The original goal was to offer consistent commercial flights leading to expansion into untapped markets such as Chicago, San Diego, Dallas, and Las Vegas. The Chicago and Dallas flights never panned out. The San Diego flight came and went before people even knew it was a reality and the Las Vegas flight was offered for one season before Mammoth Lakes Tourism and the Town decided it wasn’t attracting enough visitors.
Missteps, bad marketing, and no real vision led to the Mammoth Airport peaking in enplanements in 2013 with 31,000 and by 2019 enplanement numbers were similar to when the airport opened in 2010 – approximately 20,000.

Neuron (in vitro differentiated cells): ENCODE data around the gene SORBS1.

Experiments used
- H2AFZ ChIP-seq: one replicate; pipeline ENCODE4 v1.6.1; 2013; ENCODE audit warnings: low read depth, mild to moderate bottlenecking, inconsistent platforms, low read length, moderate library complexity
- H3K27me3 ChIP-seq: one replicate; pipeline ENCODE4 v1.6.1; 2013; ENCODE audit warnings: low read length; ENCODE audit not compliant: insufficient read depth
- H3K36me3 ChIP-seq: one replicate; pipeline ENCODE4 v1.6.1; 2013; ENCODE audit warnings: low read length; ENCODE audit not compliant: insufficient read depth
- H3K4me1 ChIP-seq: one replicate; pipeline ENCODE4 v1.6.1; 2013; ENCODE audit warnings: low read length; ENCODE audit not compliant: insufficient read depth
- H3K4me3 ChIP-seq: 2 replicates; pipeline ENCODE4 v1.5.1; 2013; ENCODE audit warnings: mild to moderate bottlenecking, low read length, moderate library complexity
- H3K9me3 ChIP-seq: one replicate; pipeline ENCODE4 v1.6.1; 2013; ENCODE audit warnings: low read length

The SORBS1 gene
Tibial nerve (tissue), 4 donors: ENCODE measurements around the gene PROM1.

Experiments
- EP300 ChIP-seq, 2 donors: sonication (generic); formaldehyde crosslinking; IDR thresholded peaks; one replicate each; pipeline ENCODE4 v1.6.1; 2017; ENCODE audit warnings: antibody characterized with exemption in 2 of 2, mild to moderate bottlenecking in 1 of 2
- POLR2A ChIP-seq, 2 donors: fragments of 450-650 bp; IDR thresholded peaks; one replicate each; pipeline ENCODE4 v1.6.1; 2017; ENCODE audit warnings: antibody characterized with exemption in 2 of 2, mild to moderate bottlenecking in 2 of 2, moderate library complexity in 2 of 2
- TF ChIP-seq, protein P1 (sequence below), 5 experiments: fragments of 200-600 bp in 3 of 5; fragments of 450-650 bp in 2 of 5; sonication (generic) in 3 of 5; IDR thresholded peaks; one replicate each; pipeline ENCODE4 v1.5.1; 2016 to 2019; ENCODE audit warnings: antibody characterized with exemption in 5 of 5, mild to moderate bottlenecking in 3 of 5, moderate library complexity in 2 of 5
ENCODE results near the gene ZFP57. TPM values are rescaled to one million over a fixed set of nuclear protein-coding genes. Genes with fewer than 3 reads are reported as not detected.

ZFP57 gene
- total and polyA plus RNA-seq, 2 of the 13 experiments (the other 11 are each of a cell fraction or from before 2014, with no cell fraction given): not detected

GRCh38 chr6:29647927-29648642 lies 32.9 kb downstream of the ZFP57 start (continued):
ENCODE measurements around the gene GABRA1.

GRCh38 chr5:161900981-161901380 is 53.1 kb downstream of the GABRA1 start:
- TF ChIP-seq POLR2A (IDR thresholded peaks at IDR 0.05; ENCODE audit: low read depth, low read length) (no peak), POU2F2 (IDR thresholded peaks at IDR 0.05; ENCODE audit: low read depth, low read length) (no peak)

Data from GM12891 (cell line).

Ten years of less-than-stellar passenger numbers leaves no trace of confidence for people who follow the airport closely. Michael Raimondo, Mammoth’s former mayor who has served on the town’s airport advisory committe as well as the Mammoth Lakes Tourism board, told The Sheet, “We did a terrible job of filling seats and a terrible job at marketing (the commercial flights) … With no plan, Bishop is going to end up with exactly what we have right now.”
Raimondo was not against the move to Bishop but was scared it would be the same ol’ schtick as it was in Mammoth, “If you’re going to do the same thing and expect something different to happen then that is the definition of insanity.”